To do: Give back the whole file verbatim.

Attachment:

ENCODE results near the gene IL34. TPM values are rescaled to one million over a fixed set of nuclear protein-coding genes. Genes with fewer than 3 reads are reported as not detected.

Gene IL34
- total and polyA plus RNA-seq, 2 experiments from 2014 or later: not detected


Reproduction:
ENCODE results near the gene IL34. TPM values are rescaled to one million over a fixed set of nuclear protein-coding genes. Genes with fewer than 3 reads are reported as not detected.

Gene IL34
- total and polyA plus RNA-seq, 2 experiments from 2014 or later: not detected